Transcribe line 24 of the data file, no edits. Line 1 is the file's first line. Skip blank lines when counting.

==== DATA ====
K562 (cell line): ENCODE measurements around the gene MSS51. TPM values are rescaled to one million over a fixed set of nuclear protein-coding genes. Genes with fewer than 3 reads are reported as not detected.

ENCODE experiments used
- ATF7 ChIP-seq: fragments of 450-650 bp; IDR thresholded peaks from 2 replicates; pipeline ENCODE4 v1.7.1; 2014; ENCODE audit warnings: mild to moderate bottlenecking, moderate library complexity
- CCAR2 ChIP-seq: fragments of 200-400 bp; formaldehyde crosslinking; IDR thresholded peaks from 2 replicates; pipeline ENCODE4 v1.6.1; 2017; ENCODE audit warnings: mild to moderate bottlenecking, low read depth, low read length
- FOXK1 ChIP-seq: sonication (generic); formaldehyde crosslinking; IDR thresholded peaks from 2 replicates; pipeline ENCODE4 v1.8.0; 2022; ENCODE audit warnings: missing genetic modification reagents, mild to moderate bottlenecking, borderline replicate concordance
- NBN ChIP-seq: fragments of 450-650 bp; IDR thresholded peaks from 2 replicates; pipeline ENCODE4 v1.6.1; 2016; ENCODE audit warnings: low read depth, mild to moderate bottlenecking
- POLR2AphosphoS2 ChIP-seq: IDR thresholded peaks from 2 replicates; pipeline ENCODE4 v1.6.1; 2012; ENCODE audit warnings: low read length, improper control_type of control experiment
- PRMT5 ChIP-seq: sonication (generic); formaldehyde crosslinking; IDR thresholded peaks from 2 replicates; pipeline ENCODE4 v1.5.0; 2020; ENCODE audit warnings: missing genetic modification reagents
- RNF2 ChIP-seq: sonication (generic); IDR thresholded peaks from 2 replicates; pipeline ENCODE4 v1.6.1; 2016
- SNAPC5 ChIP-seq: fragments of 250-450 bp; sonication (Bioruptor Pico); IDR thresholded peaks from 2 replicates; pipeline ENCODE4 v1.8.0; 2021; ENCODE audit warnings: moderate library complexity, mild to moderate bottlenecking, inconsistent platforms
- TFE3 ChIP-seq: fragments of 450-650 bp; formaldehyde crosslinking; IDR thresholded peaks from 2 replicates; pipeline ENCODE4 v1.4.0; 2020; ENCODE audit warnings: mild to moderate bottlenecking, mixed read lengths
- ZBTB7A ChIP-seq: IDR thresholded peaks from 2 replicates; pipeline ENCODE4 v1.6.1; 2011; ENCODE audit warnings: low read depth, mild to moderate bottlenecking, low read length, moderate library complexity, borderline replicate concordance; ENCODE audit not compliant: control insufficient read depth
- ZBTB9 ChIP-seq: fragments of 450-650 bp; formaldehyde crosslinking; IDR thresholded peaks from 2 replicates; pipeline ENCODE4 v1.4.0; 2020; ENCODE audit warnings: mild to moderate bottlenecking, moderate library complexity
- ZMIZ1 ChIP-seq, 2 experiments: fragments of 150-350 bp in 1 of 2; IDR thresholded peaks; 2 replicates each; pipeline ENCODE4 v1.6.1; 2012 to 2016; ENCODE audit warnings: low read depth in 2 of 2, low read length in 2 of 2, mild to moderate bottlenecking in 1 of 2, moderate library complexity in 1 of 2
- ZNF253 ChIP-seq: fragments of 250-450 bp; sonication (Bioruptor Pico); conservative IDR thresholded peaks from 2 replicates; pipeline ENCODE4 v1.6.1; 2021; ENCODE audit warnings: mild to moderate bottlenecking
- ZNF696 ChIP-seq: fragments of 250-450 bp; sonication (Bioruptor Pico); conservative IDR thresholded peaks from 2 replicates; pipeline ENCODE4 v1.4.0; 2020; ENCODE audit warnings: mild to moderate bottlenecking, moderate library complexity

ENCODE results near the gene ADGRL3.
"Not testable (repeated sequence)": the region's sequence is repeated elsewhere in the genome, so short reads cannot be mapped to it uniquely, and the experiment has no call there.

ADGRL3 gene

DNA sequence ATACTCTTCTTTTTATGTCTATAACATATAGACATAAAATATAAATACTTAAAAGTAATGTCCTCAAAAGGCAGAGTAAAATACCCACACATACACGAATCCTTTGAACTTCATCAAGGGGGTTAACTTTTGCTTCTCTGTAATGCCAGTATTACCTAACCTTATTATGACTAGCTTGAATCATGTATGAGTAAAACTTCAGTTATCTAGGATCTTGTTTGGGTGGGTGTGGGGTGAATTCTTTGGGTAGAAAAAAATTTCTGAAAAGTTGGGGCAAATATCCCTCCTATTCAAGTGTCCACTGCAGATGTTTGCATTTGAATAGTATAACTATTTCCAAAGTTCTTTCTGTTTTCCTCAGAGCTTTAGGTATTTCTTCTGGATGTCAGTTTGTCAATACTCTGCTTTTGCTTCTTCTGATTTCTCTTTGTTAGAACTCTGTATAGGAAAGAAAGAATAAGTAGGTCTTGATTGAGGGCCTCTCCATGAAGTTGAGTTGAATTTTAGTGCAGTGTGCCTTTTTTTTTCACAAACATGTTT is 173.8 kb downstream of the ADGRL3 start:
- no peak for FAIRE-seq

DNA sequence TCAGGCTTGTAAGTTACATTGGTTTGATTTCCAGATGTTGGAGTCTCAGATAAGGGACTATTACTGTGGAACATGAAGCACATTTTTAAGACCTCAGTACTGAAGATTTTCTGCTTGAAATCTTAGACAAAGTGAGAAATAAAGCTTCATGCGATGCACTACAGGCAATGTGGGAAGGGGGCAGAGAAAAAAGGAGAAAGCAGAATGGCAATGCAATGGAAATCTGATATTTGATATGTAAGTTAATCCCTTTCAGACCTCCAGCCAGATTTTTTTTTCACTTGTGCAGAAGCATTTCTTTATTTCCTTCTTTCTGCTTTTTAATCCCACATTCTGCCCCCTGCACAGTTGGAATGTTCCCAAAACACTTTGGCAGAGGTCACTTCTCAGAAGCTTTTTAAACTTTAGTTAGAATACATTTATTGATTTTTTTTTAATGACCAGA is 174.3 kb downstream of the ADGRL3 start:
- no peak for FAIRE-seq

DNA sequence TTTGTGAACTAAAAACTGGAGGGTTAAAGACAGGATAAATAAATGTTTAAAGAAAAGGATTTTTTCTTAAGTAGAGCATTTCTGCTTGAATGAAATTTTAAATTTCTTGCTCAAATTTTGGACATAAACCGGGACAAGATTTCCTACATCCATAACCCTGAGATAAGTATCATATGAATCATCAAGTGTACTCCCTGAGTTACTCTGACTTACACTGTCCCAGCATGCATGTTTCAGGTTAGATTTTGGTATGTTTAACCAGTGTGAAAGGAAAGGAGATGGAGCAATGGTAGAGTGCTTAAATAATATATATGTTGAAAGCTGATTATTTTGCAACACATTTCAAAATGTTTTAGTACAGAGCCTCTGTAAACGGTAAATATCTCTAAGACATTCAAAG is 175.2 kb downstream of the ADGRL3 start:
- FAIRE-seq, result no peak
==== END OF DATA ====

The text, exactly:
DNA sequence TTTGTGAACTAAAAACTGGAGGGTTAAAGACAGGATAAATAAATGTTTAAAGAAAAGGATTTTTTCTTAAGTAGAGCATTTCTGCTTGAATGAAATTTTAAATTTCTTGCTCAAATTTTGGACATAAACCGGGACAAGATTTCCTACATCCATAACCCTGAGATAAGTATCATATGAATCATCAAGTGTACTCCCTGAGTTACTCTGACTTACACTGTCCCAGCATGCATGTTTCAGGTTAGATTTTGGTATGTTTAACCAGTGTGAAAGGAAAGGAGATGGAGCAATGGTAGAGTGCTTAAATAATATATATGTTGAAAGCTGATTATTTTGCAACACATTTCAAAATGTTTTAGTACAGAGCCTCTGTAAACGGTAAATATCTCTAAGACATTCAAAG is 175.2 kb downstream of the ADGRL3 start: